Along with our interest in determining empirical patterns of G matrix evolution comes the need to develop new statistical tools to study G matrices. Ongoing projects in the lab are focusing on characterizing the null distribution of genetic variance that we would expect if there were no genetic variation in G, and in which circumstances the phenotypic covariance matrix (P) is a good substitute for G. This question is highly relevant for macroevolutionary studies where P can be observed but G is rarely known.
Stabilizing selection reduces genetic variation in a population by selecting against individuals that are extreme. Despite the key role of stabilizing selection in evolutionary theory, and its central role in determining how traits evolve across geological timescales, studies that measure selection on phenotypes in contemporary populations often find that diversifying mechanisms of selection are more prevalent. How to resolve this paradox of stasis is not clear, despite a great deal of effort.
An under-appreciated aspect of stabilizing selection is that most of it should arise because of pleiotropy, where the alleles that underlie one trait also underlie many other traits. This type of stabilizing selection (called apparent stabilizing selection) is most easily uncovered by studying the genetic covariation between focal traits and fitness. Over the past five we have successfully confirmed a central role of apparent stabilising selection in the evolution of Drosophila wing and pheromone trait combinations.
What we still don’t know is how strong apparent stabilizing selection is, how the extent of pleiotropy determines its strength, and how it shapes the genomic architecture of traits. Ongoing projects in the lab aim to answer these fundamental questions, using genome wide association studies together with artificial selection experiments to characterize the genetic basis of traits with high and low genetic variation and directly link these architectures with the evolvability of populations and their ability to respond to selection.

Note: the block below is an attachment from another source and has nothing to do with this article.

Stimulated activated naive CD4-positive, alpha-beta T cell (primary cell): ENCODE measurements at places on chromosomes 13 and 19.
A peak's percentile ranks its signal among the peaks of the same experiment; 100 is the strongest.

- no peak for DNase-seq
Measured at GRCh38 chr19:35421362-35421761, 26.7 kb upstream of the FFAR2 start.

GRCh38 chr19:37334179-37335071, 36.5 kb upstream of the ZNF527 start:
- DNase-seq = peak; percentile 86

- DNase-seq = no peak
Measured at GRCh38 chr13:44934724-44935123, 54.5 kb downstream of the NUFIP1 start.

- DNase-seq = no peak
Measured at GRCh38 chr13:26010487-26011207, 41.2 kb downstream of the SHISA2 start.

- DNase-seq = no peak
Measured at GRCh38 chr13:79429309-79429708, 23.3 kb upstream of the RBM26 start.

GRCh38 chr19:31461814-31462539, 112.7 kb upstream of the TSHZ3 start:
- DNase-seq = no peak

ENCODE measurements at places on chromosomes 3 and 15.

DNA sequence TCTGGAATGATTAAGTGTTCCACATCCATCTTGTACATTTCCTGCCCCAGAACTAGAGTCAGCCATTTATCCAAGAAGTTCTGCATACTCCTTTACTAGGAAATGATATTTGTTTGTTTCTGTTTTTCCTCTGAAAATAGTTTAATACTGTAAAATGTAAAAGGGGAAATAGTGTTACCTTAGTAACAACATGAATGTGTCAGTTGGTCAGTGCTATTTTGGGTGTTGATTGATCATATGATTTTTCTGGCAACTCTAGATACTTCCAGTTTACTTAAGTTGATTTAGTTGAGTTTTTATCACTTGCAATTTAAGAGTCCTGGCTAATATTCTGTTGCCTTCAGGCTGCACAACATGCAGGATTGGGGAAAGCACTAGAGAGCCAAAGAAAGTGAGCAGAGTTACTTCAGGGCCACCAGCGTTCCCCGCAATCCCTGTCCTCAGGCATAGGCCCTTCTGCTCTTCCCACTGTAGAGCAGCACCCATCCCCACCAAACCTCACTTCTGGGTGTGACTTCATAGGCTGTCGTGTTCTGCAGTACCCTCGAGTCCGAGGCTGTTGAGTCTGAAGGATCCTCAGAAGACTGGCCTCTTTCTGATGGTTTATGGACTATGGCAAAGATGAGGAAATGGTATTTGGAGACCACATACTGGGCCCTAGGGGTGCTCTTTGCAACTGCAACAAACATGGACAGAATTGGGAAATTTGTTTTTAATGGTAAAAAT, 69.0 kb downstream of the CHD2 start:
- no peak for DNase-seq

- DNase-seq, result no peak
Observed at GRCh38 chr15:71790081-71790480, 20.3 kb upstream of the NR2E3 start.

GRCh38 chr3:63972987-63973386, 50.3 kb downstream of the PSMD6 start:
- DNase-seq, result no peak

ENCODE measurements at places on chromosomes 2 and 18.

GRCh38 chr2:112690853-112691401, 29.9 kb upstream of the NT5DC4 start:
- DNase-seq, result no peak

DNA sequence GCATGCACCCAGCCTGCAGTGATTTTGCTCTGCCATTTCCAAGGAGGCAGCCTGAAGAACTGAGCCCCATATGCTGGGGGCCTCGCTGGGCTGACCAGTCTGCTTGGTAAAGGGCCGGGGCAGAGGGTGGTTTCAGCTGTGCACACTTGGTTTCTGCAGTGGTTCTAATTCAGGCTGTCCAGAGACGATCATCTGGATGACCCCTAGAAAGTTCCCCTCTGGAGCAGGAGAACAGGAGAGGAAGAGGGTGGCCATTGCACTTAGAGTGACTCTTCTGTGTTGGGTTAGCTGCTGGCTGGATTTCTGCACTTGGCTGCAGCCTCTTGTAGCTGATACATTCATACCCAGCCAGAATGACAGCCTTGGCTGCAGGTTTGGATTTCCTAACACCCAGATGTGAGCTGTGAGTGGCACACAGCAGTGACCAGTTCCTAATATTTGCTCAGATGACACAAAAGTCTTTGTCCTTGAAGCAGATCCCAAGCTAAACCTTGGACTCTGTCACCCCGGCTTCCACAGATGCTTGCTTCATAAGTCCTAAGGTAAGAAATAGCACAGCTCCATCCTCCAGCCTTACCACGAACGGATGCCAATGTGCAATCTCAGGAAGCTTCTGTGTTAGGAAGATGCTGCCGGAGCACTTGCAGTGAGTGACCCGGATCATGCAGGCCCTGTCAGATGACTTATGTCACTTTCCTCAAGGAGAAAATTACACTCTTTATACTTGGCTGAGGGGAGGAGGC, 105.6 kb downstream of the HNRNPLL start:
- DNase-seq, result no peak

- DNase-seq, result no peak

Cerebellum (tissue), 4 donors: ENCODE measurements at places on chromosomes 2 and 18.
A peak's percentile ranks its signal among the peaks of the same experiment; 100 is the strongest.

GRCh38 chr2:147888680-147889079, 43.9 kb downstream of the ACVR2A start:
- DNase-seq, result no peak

Pleiotropy is one of the key links between genotype and phenotype and occurs when one gene or mutation or allele affects more than one trait. Early models (Fisher’s geometric model) of evolution implied universal pleiotropy, where all genes affect all traits in an organism. In Fisher’s model, he likened the fitness of an organism to focusing an image on a microscope- how clear the image is (fitness) depends on the state of various knobs (phenotypes) on the microscope, and moving just one knob can throw the whole image out of focus.
The concept of universal pleiotropy fell out of favour in the early GWAS era, where scientists were preoccupied with linking specific alleles to specific phenotypes and rarely found evidence that the same SNP was significant for many traits. The problem with this approach, is that counting the number of SNPs that significantly affect one trait, and then counting how many of those significantly affect another is severely underpowered. More recently in the GWA world, an omnigenic model (a new name for universal pleiotropy) of genetic architecture has gained traction, suggesting that most genes affect most traits.
In collaboration with David Houle (Florida State University) and Thomas F. Hansen (University of Oslo), we are now taking advantage of new multivariate statistical approaches to develop “bottom-up” methods to estimate the pleiotropic effects of alleles on multiple traits with GWA data.